Copying and distributing are prohibited without permission of the publisher
Email a friend
  • To include more than one recipient, please separate each email address with a semi-colon ';', to a maximum of 5

Exide Reading plant operating amid permit issue

Keywords: Tags  Exide Technologies, Reading, Department of Environmental Protection, air permit, battery recycling, Daniel Fitzgerald

NEW YORK — Exide Technologies said production at the company’s Reading, Pa., lead battery recycling plant has not been impacted by a recent court ruling that remanded the facility’s air permit back to the Pennsylvania Department of Environmental Protection (DEP).

The Pennsylvania Environmental Hearing Board ruled last week that “the department erred by failing to properly determine whether ... fugitive emissions could be permitted” when renewing the Title V air permit in September 2010.

“Exide did not demonstrate, and the department failed to meaningfully determine before it renewed Exide’s Title V permit, that Exide’s fugitive emissions are of minor significance with respect to causing air pollution and that they are not preventing or interfering with the attainment of the ambient air quality standard for lead,” the ruling said. “The department assumed without any scientific basis for doing so, and without any data or meaningful numeric estimates, that Exide’s fugitive emissions were ‘negligible’ and ‘rather small.’”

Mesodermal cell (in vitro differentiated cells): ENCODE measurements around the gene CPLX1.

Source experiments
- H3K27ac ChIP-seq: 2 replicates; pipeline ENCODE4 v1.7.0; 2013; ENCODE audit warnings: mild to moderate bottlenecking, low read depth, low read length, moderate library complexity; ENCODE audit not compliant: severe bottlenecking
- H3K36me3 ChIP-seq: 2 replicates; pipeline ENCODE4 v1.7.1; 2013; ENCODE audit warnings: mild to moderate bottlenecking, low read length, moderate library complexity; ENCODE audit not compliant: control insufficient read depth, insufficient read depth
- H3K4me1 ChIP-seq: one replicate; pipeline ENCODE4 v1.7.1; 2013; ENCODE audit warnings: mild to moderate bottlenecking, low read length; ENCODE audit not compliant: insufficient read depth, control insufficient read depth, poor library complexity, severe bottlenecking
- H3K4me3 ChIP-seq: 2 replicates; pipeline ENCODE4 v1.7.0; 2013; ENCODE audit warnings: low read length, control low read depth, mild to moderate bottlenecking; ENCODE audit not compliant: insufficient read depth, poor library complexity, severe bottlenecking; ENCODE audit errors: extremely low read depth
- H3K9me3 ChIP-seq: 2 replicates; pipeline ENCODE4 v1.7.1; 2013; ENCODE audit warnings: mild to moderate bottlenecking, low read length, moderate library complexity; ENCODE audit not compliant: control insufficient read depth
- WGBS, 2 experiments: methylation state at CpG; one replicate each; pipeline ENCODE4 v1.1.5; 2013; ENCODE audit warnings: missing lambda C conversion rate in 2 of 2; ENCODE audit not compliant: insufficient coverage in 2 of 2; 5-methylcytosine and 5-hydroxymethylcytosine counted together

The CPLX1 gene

The ruling noted that Exide is currently “in the process of making major improvements to its facility” in Reading, which will include the addition of “a new overall facility enclosure” to capture fugitive emissions.

The ruling “does not impact our operations in Reading or any of our future plans previously announced,” an Exide spokeswoman told AMM. “The permit was not revoked or suspended and remains in effect as it did prior to the ruling. We are operating in compliance with the permit and will continue to do so. We will work with the Pennsylvania DEP going forward, as we have done in the past.”

The Milton, Ga.-based company announced in November that it would idle the Reading plant by March 31, 2013, citing “the high capital investment needed, due to regulatory requirements, to remain operational” (, Nov. 9).

The company also said it would maintain the permitting for the Reading facility, having adopted a similar approach for the Baton Rouge, La., facility it idled in 2009.

Have your say
  • All comments are subject to editorial review.
    All fields are compulsory.

Latest Pricing Trends